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Tag: Advertising (81-90 of 554)

Karl Rove says he was 'offended' by Clint Eastwood's Chrysler Super Bowl commercial

Update: Clint Eastwood responds to Rove’s comments (below).

Let’s all be grateful that the new M&M and that slingshot Doritos baby had no possible political motives, because if they had, Karl Rove might have had something to say about it. During a segment with Fox News, the network’s current contributor and the former Deputy Chief of Staff said he was “offended” by Chrysler’s “Halftime in America” commercial which featured a pro-Detroit revival sentiment and a gravelly, rousing Clint Eastwood telling viewers, “This country can’t be knocked out with one punch, we get right back up again.” (Come on Rove, you wouldn’t like him when he’s angry.)
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Doritos wins the 2012 BrandBowl: Did pregame buzz help?

The New York Giants didn’t need to slingshot any babies or cover up the whereabouts of a cat to earn their thrilling Super Bowl victory. (That down-to-the-last-second fourth quarter was crazy enough as is.) But that strategy certainly worked for Doritos as commercials featuring those very scenarios helped them win the 2012 BrandBowl.

For the second year in a row, Doritos had the most-talked-about ads on Twitter. Doritos Super Bowl commercials generated 48,687 tweets, which was up from 34,063 tweets last year. Even sentiment was up significantly from last year when Doritos earned just a plus-6 percent Sentiment Rating — which differentiates between positive and negative tweets. This year, they received a solid plus-29 percent. Still, there was something America loved even more than cat murder and child endangerment… M&Ms! According to MarketWatch.com, the candy, which introduced their new brown M&M earned plus-41 percent positive feedback on Twitter. (Unsurprisingly, GoDaddy.com was the least liked of the evening with minus-10 percent Sentiment.)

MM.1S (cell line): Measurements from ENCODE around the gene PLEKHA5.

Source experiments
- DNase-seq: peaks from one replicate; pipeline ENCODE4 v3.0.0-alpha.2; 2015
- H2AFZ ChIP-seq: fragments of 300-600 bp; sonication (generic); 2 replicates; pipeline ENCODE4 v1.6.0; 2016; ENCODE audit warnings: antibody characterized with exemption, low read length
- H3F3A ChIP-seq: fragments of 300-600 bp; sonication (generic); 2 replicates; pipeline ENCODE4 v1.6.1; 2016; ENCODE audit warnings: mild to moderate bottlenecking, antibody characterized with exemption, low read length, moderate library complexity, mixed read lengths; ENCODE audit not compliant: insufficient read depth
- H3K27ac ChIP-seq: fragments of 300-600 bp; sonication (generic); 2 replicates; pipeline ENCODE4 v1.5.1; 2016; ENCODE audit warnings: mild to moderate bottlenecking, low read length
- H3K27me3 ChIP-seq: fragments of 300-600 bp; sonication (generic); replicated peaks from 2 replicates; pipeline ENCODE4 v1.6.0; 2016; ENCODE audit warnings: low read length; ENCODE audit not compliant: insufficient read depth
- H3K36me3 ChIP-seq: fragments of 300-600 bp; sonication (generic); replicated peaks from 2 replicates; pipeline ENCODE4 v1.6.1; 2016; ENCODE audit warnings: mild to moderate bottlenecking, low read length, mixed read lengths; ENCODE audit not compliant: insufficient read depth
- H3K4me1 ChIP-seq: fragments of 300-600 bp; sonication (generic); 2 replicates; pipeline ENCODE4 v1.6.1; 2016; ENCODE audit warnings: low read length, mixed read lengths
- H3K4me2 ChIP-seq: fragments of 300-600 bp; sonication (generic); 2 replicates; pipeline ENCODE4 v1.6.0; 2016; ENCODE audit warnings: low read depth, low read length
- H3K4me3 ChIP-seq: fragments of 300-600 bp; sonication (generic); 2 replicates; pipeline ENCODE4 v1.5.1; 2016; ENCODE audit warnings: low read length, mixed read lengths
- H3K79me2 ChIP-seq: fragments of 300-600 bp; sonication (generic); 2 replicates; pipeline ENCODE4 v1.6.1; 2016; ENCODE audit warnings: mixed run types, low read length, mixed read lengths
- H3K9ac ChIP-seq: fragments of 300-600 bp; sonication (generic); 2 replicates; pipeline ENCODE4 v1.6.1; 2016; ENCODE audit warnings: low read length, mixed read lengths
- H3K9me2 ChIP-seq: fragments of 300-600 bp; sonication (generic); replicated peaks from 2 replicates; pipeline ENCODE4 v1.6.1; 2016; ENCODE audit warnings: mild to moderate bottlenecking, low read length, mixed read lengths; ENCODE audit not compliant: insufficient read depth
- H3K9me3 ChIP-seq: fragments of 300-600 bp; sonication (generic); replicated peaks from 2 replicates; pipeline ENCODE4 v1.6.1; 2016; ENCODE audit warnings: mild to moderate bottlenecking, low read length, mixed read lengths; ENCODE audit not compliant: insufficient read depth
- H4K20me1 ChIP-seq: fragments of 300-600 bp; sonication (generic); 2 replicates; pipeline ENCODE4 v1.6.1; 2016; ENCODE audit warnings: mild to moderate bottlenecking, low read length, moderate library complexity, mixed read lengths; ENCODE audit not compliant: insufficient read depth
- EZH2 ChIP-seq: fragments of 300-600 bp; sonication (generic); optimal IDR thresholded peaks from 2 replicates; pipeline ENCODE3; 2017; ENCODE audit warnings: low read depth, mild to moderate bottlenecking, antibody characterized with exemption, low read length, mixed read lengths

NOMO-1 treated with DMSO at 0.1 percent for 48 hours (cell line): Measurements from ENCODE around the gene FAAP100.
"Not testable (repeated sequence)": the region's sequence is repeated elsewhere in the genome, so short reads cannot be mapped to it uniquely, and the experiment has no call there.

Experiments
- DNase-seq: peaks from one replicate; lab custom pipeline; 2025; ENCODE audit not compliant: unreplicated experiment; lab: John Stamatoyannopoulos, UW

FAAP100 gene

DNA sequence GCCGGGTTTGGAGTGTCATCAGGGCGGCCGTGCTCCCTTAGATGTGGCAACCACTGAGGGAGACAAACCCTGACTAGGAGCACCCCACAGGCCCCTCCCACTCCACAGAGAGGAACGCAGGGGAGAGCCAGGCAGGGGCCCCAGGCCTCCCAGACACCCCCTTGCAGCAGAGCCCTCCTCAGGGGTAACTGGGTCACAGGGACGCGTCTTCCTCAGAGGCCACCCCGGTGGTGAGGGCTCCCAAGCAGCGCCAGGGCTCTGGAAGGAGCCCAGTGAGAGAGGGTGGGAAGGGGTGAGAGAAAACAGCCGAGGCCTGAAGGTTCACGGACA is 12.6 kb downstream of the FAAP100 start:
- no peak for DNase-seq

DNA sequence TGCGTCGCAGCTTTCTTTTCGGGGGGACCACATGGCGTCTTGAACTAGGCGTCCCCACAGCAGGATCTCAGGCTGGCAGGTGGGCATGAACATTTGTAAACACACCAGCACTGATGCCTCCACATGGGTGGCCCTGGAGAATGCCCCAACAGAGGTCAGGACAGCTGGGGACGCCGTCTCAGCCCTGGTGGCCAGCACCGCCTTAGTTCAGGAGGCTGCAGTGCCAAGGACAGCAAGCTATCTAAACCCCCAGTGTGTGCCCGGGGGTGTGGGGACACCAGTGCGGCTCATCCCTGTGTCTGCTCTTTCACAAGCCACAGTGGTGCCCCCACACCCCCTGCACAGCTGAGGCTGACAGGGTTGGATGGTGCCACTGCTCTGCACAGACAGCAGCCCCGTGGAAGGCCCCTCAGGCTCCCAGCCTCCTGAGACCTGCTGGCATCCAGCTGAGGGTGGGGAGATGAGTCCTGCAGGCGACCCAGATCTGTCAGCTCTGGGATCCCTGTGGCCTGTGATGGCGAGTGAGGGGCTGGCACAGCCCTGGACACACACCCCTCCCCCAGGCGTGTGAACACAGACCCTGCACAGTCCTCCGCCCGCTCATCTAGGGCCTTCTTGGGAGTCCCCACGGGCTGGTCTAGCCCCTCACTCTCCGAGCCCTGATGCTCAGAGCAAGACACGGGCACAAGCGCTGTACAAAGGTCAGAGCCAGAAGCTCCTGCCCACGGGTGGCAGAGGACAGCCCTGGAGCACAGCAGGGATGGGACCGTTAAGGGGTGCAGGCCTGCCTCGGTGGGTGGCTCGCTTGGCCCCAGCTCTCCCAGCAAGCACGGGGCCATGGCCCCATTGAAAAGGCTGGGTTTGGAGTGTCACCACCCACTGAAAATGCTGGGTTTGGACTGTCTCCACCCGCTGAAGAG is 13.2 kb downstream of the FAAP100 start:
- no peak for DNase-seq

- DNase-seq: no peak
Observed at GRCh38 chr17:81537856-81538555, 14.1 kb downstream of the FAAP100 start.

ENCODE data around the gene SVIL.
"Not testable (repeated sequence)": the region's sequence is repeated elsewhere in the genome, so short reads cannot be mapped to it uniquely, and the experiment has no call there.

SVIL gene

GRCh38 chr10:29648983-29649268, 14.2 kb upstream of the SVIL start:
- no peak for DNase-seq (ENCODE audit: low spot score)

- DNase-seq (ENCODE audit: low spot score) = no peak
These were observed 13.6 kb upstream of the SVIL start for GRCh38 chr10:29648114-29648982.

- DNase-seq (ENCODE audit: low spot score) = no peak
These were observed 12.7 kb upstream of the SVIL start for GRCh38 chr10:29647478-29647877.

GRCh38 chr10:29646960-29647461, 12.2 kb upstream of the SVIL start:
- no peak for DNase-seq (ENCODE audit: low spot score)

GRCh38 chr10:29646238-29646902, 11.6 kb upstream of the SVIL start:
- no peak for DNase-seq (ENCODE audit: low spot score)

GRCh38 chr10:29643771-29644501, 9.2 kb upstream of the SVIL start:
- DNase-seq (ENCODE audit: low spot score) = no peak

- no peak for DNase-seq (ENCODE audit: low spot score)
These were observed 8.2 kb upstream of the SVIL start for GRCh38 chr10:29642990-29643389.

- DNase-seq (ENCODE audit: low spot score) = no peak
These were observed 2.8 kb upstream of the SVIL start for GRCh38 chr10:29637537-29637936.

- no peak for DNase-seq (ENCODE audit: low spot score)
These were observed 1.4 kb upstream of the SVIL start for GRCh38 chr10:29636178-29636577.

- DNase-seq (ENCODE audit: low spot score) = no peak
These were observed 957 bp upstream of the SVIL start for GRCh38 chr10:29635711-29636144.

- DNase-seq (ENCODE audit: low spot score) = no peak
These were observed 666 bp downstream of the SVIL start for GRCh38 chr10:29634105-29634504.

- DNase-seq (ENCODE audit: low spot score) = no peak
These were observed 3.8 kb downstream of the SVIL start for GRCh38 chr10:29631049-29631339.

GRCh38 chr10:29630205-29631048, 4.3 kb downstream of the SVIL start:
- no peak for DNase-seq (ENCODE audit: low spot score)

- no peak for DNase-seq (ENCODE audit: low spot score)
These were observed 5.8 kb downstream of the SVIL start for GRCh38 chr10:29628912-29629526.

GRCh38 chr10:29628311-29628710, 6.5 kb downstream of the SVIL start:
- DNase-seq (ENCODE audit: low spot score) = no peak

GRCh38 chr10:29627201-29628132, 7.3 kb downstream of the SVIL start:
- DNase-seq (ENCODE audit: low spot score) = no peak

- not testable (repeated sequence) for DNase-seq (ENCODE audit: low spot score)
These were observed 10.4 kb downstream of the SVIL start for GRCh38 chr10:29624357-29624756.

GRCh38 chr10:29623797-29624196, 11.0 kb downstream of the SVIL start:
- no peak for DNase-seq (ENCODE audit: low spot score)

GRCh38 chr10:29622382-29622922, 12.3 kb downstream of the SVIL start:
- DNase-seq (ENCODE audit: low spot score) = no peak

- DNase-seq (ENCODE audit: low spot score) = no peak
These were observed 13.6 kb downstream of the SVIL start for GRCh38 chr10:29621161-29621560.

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Only in Nebraska: Will Ferrell goes classic, understated in Old Milwaukee Super Bowl ad

While most Super Bowl advertisers were gunning to cast a wide net with their commercials last night, Old Milwaukee decided to keep it local. The beer company snapped up ad time for a 30-second spot that aired only in North Platte, Neb. It featured Will Ferrell and… well, that’s about it. The commercial is stunning in its simplicity. Just make sure to stick around for the very end…

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'It's halftime, America.' How to top Eminem? Get Clint Eastwood to do a Super Bowl commercial

2011′s best Super Bowl commercial was Eminem for Chrysler. It’s only halftime, of course, but the greatest of 2012 so far has been Clint Eastwood for Dodge, Jeep and Chrysler in another all-American “Imported from Detroit” spot. Eastwood spoke of finding a way through tough times — if there’s not one, we’ll make one.

“Detroit’s showing it can be done,” he insisted. Then the actor-director’s voice that sounds like what Mount Rushmore is carved out of delivered a State of the Union closer for the ages: “This country can’t be knocked out with one punch. We’ll get back up again and when we do the world’s gonna hear the roar of our engines. Yeah. It’s halftime, America,” he promised. “And our second half’s about to begin.” Watch: READ FULL STORY

Super Bowl 2012: Best and Worst Commercials

What is…football? Is it that thing where polar bears try to maul each other to death while figure skating, all for the sake of a bottle of Coca-Cola even though we all know by this point that polar bears subsist ONLY on Coke and have a seemingly endless supply? Sports are amazing.

Anyway, you know I just tune in for the commercials. I’ve seen a bunch of them, but obviously I’m not as sensitive as EW’s morality maven Adam B. Vary, who thinks that seeing Super Bowl ads before the Super Bowl is wrong and possibly also un-American. Whoa. Get in the game, Adam! Pour a bowl of queso on your head and look alive! These are the most exciting commercials of the YEAR! We might get a better glimpse of David Beckham’s bulge!

You can watch all the commercials HERE.

UPDATE: THE 5 BEST SUPER BOWL ADS OF 2012….  READ FULL STORY

Seeing Super Bowl ads before the Super Bowl: Wrong? Or wrong and un-American?